• options
  • mutual fund shares
  • Exchange Traded Fund (ETF) shares
  • Certificates of Deposit (CDs)
  • Real Estate
  • precious metals bullion

SIMPLE IRAs have the same investment choices that SEP IRAs have: all of the normal options of a Traditional IRA, with the ability (albeit very infrequently encountered) to offer commodity investments. The investments are restricted by the plan custodian. These are one of the very few accounts which allow for physical gold, silver, platinum or palladium bullion investments.

Of course, SIMPLE IRAs also allow for “paper gold” investment options which provide indirect exposure to the precious metals market. In the industry, paper gold refers to individual gold mining or exploration stocks or a package of such stocks in the form of an ETF or index fund. The value of these companies is tethered to the price of gold (or other precious metal) and therefore the investor is indirectly exposed to the underlying commodity price.

Investing in Physical Gold vs. ‘Paper Gold'

If you've ever heard of “paper gold” you're probably wondering what, specifically, these assets are and what they refer to. Paper gold is another word for stocks or securities in mining-related companies active in the precious metals space, such as Barrick Gold (GOLD), Franco-Nevada (FNV), or Kuya Silver (KUYAF). Often, paper gold includes ETFs such as the Gold Miners Index (GDX) or the BUGS Index (HUI) which contain companies that mine gold or silver ore.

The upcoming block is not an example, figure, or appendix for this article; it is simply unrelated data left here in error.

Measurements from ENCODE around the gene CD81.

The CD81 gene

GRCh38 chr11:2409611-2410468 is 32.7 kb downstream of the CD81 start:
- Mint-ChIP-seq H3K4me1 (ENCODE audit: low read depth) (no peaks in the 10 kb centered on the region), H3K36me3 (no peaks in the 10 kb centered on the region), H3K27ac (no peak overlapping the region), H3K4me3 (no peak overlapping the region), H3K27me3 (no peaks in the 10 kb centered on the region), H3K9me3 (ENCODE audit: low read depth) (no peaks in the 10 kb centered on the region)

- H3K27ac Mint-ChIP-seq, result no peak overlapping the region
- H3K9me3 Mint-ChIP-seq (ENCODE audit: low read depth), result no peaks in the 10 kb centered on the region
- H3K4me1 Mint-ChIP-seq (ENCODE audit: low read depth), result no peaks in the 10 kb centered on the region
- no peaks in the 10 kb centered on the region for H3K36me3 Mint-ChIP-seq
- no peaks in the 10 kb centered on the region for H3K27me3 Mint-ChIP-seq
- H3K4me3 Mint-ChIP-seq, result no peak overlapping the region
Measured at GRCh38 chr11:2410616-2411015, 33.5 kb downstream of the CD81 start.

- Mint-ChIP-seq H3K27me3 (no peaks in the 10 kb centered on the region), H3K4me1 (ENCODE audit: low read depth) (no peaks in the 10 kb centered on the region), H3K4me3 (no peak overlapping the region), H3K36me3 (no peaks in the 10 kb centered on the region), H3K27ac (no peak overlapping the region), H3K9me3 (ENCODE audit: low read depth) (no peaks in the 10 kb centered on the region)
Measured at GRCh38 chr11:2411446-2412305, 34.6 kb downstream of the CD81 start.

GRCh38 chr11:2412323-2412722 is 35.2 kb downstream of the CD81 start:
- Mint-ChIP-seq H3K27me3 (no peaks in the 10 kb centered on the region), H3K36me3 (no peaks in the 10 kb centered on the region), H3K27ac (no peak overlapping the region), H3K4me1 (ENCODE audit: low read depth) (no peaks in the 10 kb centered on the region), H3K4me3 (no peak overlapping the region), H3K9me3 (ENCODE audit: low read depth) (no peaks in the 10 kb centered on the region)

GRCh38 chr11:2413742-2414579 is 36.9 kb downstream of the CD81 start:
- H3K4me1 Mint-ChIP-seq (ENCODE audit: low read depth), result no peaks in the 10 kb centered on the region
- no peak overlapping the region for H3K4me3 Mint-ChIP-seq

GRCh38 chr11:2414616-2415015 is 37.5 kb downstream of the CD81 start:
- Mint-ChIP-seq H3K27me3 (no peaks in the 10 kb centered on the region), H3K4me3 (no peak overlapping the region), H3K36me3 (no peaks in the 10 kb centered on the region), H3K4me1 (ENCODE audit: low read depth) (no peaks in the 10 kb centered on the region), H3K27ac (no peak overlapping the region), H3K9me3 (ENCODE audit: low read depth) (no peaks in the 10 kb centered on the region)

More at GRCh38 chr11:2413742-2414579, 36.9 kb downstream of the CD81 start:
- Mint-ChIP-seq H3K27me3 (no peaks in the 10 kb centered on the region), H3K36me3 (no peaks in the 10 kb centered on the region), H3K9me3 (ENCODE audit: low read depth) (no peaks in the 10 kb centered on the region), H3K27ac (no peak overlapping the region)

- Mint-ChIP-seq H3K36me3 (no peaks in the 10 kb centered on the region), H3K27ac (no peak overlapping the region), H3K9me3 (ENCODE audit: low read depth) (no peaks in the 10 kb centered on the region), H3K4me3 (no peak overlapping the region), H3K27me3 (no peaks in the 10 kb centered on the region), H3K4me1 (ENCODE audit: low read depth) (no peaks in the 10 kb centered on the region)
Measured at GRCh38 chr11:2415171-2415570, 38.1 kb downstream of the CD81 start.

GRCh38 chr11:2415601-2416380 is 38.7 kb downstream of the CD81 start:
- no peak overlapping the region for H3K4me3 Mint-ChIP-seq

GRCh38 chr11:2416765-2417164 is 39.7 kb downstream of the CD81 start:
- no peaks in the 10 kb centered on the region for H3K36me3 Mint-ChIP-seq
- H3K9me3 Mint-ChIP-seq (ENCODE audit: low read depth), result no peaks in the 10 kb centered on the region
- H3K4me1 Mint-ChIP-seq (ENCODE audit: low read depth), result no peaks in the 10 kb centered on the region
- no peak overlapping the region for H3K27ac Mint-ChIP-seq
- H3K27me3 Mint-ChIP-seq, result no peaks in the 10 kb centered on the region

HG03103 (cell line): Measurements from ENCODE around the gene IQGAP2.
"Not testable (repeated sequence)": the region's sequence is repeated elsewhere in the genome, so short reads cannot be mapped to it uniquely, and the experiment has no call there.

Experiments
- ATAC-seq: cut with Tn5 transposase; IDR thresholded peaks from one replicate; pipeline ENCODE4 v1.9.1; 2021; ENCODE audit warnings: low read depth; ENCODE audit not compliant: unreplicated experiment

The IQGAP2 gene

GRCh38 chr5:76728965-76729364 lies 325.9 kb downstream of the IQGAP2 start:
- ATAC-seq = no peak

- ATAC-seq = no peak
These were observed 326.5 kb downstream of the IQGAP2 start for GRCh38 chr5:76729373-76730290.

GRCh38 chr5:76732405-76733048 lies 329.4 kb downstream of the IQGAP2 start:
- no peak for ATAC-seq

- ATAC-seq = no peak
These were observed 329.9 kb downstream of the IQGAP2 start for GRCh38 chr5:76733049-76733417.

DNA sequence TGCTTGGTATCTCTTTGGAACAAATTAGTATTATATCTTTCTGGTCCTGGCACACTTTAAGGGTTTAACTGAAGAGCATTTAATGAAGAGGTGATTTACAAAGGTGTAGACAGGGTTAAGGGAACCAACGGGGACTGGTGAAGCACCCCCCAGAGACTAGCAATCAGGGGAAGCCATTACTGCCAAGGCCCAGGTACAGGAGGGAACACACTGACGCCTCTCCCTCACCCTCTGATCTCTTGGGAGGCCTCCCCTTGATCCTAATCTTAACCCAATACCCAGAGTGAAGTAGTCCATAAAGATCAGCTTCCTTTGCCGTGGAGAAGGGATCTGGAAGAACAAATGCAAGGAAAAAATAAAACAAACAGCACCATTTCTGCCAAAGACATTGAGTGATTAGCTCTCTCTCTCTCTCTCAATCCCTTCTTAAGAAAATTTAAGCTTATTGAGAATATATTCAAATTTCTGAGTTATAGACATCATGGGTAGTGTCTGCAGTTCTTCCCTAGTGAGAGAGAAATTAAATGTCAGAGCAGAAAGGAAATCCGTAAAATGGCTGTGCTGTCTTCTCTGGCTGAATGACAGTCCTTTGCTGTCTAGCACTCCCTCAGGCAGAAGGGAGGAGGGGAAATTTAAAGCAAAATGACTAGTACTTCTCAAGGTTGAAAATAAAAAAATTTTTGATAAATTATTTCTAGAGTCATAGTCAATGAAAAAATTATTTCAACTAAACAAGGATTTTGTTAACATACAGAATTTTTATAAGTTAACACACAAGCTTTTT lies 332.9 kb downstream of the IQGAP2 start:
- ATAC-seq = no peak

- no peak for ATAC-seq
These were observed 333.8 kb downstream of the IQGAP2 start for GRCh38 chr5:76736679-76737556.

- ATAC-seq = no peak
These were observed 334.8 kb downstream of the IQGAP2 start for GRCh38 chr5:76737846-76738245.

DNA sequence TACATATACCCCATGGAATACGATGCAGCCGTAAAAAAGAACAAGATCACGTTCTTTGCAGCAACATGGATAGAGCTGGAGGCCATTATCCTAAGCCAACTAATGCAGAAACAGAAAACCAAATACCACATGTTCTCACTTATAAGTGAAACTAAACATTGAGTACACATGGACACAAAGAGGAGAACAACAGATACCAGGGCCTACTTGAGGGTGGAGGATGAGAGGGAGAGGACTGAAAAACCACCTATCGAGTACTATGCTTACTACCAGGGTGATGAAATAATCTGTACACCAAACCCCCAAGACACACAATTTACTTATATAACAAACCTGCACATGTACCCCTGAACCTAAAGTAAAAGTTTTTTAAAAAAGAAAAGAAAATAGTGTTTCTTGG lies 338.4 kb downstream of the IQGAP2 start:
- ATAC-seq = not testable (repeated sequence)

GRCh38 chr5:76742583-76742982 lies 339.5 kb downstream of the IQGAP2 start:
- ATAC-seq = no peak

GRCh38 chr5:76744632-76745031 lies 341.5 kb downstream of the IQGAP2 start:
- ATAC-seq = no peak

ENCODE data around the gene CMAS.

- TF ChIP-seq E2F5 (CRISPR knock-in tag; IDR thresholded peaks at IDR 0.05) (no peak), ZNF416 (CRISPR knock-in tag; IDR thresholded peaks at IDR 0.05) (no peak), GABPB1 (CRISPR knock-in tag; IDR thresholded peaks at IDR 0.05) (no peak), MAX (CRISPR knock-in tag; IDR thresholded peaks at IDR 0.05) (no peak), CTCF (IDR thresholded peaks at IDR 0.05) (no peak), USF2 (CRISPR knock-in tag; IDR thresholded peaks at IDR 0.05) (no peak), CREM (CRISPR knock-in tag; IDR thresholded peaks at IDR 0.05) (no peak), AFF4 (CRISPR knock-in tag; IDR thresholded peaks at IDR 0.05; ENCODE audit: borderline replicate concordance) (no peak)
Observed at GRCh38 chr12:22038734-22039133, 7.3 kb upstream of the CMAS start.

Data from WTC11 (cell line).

Paper gold has its share of drawbacks. Generally, paper gold is a riskier investment than physical gold because it's more volatile. As an exchange-traded asset, a gold stock has dramatic intra-day price movements compared to physical bullion which is far less liquid by comparison. But that's not the only type of risk associated with this asset class, which also suffer from:

  • Regulatory Risk – gold and silver mining companies are subject to intensive scrutiny from regulators that can threaten a firm's operations.
  • Cost of Production Risk – land, labor, and equipment are significant expenses within the mining industry and simple repairs and equipment upgrades can heavily indebt a company
  • Management Risk – there's always the risk that a new management team will buy out a mining company and cause operational failures due to inexperience or mismanagement
  • Fiat Currency Risk – paper gold stocks are bought and sold with fiat currencies that can devalue in the event of a monetary crisis.